The Federal Interagency Committee for the Management of Noxious and Exotic weeds (FICMNEW) represents an unprecedented formal partnership between 18 federal agencies with direct invasive plant management and regulatory responsibilities spanning across the United States and territories. FICMNEW was established through a Memorandum of Understanding signed by agency leadership in 1994 and 1997. It is currently co-chaired by USDA-NIFA (Bob Nowierski) and DOI-BLM (Gina Ramos).
During bi-monthly open meetings, FICMNEW members interact on important national and regional invasive plant issues and share information with various public and private organizations participating with the federal sector to address invasive plant issues.
FICMNEW continues to bridge the gap between federal agency invasive plant management and science activities and has been a driving force behind the national emphasis against the broader invasive species threat.
Next Open Meeting
is September 25th
(Presentations Past presentations can be downloaded here)
Meeting Location & Call-in Information
Thursday, July 18th1
Wednesday September 25th
00 PM ET
Endogenous chemical isolates research and development for invasive species control and management
Endogenous biocides are a novel innovation in the treatment and management of non-native invasive plant species. This research between the Forest Service (Research & Development, Southern Research Station), Stephen F. Austin State University (Nacogdoches, TX), and Mississippi State University (Starkville, MS) seeks to utilize isolated chemicals produced and already present natively within the target plant species. When applied to infestations in specific concentrations or following chemical refining processes, these biocides can be auto-toxic and lethal to the undesirable species. This approach has already been demonstrated with local-scale, aquatic applications in Giant Salvinia (Salvinia molesta), with no non-target impacts observed. The collaborators on this research seek to identify and develop auto-toxic biocidal compounds for two highly invasive, non-native species in the southern United States: 1) Chinese tallow tree (Triadica sebifera) and 2) cogongrass (Imperata cylindrica & hybrids). Preliminary greenhouse trials of promising chemical isolates (endogenous biocides) applied to Chinese tallow tree seedlings have shown lethality within days. We seek to continue research and development of chemical compounds for the treatment of these and other highly invasive non-native species. We first plan to obtain and compare invasive and native lineages of both plant species in terms of genetic and chemical profiles. Second, we will identify and test isolated compounds in replicated greenhouse trials. Third, we will seek approval for set-up and field-testing of lethal compounds at SRS experimental forests, across states and ecophysiographic regions. Lastly, and perhaps the most challenging and ambitious step, is developing a method for chemical synthesis and scaling-up the process for the treatment and extirpation of large infestations of these invasive plant species, without nontarget impacts, in forested ecosystems on both public and private lands.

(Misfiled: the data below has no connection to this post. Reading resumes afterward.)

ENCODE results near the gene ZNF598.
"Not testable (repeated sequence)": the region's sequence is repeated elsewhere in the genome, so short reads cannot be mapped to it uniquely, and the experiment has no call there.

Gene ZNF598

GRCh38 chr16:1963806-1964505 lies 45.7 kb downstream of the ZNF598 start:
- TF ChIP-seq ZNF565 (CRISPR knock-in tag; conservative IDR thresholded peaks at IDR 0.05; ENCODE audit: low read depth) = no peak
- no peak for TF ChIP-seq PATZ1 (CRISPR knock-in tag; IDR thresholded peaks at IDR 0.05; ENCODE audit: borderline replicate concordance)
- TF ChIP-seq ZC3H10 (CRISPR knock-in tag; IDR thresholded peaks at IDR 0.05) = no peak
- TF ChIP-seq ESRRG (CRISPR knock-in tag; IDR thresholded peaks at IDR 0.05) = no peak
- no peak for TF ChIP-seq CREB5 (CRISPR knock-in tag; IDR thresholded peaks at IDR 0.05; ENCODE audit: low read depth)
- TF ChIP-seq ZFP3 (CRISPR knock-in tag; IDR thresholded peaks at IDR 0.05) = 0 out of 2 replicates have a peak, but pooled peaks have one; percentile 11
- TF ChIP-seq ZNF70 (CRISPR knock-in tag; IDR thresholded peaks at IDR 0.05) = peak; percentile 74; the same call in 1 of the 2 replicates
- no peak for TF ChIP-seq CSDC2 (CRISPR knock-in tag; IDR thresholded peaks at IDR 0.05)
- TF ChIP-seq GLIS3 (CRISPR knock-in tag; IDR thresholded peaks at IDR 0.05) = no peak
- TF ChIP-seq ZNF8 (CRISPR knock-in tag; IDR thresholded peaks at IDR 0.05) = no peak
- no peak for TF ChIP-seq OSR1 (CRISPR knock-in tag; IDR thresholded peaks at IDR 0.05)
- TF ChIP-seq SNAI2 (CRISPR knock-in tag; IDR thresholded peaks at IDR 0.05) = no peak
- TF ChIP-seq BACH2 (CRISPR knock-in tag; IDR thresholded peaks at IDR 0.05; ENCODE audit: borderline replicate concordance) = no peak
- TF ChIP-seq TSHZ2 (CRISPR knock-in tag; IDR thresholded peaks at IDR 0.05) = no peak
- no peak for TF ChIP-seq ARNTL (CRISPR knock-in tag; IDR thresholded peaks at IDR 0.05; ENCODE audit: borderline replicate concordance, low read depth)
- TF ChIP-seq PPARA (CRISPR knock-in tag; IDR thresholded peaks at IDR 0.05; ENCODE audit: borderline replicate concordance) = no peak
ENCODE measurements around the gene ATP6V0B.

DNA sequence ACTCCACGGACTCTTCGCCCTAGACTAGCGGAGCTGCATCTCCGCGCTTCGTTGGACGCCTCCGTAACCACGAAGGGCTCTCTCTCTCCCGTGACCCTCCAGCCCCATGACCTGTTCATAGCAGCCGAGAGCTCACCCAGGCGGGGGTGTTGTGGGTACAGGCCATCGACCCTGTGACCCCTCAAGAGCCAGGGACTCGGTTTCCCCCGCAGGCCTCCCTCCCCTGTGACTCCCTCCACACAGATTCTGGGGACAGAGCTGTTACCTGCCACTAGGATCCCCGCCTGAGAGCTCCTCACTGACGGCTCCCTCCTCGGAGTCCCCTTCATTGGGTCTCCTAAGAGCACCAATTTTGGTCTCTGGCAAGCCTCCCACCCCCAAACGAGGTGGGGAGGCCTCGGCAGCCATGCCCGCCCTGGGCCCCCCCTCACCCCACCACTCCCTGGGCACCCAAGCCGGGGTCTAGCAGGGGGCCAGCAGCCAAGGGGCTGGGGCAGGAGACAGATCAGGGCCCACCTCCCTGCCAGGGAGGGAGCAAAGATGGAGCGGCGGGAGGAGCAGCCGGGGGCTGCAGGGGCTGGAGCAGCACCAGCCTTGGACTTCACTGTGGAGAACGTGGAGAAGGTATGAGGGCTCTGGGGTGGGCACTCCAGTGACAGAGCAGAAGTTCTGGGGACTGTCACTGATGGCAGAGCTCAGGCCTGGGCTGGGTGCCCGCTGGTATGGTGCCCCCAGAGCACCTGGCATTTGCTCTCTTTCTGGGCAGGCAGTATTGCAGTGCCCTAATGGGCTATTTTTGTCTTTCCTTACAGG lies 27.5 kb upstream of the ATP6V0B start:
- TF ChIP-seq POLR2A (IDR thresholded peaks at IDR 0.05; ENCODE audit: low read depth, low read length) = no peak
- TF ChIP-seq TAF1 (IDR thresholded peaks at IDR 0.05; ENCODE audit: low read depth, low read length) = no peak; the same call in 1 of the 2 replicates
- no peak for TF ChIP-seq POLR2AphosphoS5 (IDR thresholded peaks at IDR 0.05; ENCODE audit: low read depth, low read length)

Dr. Shiyou Li, Stephen F. Austin University and DR. Rima Lucardi, USFS Southern Research Station
INTERNET CONNECTION AND PHONE
Mission LQ: a new citizen science app for lamb's quarters (Chenopodium album) data collection
Mission LQ is a mobile application recently developed for the University of the District of Columbia to collect information on the location of lamb's quarters growth in the DMV (DC, Maryland, and Virginia). The application was built using a user-centered design approach and was deployed this summer for user testing. Preliminary results show high usability with room for improvement in plant identification training. This crowdsourcing platform to collect data for precision agriculture is part of Ms. Posada's doctoral thesis. Her goal is to create a citizen science platform that can then be used to create machine learning algorithms. In turn, this crowdsourcing approach can be used to educate people about important agricultural issues.
Brianna is a PhD candidate and McKnight Fellow at the University of Florida (UF) in Gainesville. She is also the graduate ambassador for the UF chapter of the Society of Hispanic Professional Engineers.
Where: 20 M Street, SE (Navy Yard Metro - Green Line (exit West side), RM 5003, Riparian Interview Room.
Or by WebEx:
Meeting number: 199 444 225
+1-415-655-0001 Access code: 199 444 225#
MOU's (memoranda of understanding)
Charter (2008) (pdf)
Fact sheet (2017) (pdf)
History - based on information provided by Bonnie Harper-Lore